German Road Safety Council - 2018
For more than 20 years the number of fatalities for bus passengers in Germany has been within a one or two-figure range (see Annex 1). However, this number fluctuates widely and in some years is determined by a single serious coach accident with a large number of victims1,2. In the context of Vision Zero, a current aim is to further reduce the number and consequences of severe bus accidents. The number of bus passenger casualties is very constant and in the past two decades was between 5,000 and 6,000, whereby almost all of the victims were due to accidents with local public transport buses, mainly with slight injuries.
In comparison with other means of transport, buses are very safe; fewer average fatalities are only found for rail and air travel3.
According to the official statistics1 passenger cars are the most frequent collision opponents of buses, followed by goods vehicles. Single vehicle accidents with buses involving personal injuries account for 10% of the corresponding bus accidents. The greatest hazard for bus passengers is due to collisions with heavy opponents (e.g. goods vehicles), rigid objects (e.g. walls of buildings) and accidents in which the bus falls on its side or overturns. This is confirmed by many national and international studies4,5. Bus accidents end especially tragically if they occur in combination with vehicle fires (e.g. 2017 accident on the A9, 2015 accident in Puisseguin, Southern France). However, fires without a previous collision can be a considerable hazard for bus passengers (e.g. 2008 on the A2 near Hannover). There were several fatalities in these coach accidents.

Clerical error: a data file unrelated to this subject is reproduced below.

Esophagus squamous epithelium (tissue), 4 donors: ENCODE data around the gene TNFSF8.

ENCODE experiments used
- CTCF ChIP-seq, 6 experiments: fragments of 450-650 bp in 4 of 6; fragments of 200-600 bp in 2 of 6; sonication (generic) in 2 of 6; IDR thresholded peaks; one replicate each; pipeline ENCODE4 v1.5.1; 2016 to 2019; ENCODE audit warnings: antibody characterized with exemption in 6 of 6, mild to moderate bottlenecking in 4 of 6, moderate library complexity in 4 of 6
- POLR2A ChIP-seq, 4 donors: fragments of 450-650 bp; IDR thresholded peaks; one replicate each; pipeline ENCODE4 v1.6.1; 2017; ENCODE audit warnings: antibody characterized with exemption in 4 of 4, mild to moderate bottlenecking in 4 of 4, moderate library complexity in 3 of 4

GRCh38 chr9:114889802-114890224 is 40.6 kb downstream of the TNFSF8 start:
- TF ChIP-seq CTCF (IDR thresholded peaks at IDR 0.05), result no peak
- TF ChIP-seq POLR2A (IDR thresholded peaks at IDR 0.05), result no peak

A further topic area is the injury of bus passengers in local public transport as a result of driving manoeuvres (starting, evasive actions, braking) and when alighting or departing, known in the literature as "Non-Collision Events". In the accident research study by the German Insurers Accident Research4 it was found that the cost of damages for non-collision events was on average approximately the same as for bus accidents involving collisions. However, fatalities are extremely rare in the case of non-collision events.
In addition to technical questions relating to the vehicle, bus accidents include a wide range of other topics, e.g. the safety of unprotected road users in case of collisions with buses, infrastructure measures (e.g. bus stops) behaviour-oriented aspects (e.g. wearing of seat belts by passengers, behaviour of students in school bus transport), etc. However, these do not form the focus of this Board resolution.
Rather, this resolution concentrates on technical measures on and inside coaches, in order to increase passenger safety. To achieve this aim, both active and passive safety measures and combinations of these are necessary. In addition there are measures to prevent fires and for the rapid evacuation after collisions and/or in case of bus fires.
Active safety (accident prevention)